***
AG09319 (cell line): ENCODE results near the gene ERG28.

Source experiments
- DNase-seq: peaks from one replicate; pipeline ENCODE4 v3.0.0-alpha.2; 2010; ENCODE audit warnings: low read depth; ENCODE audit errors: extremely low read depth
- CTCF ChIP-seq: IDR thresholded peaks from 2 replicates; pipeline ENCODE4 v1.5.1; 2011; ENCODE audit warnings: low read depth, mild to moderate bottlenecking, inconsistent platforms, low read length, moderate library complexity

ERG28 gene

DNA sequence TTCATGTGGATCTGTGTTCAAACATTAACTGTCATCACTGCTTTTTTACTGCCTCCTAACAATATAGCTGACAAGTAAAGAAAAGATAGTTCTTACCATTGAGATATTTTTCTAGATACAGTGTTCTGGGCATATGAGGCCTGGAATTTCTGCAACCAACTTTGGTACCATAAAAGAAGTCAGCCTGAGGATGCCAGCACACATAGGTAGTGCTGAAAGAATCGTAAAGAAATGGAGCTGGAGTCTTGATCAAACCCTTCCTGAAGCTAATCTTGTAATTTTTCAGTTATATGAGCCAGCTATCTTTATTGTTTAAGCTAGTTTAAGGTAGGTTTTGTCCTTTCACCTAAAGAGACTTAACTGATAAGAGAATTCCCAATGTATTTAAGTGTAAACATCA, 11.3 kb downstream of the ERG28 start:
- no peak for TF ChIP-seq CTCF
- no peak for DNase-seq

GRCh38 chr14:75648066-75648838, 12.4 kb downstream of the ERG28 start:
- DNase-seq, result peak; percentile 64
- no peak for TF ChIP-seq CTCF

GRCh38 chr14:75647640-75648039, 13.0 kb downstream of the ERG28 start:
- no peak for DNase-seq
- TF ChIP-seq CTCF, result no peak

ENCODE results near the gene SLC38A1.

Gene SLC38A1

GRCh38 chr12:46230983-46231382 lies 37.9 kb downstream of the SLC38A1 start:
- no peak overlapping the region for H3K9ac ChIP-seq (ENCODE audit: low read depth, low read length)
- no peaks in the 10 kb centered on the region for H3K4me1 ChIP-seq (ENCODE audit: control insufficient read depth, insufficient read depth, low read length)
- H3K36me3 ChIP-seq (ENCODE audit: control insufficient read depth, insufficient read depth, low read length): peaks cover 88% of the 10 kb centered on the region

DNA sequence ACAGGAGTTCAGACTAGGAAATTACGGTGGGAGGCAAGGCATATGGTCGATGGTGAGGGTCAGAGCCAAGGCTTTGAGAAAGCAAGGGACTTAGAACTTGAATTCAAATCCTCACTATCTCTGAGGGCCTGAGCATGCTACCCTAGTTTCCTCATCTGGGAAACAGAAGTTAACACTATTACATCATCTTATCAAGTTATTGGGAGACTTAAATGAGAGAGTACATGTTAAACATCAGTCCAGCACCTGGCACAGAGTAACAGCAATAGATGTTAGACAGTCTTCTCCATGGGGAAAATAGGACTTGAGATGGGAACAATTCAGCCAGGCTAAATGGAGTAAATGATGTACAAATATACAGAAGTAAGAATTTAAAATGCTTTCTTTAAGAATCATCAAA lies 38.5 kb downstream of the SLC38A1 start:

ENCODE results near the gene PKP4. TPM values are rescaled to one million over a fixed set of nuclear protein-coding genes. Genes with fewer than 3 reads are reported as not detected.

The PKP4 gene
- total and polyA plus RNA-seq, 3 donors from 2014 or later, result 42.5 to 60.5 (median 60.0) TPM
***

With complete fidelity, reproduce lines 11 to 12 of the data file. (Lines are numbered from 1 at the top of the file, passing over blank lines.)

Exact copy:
- no peak for TF ChIP-seq CTCF

GRCh38 chr14:75647640-75648039, 13.0 kb downstream of the ERG28 start: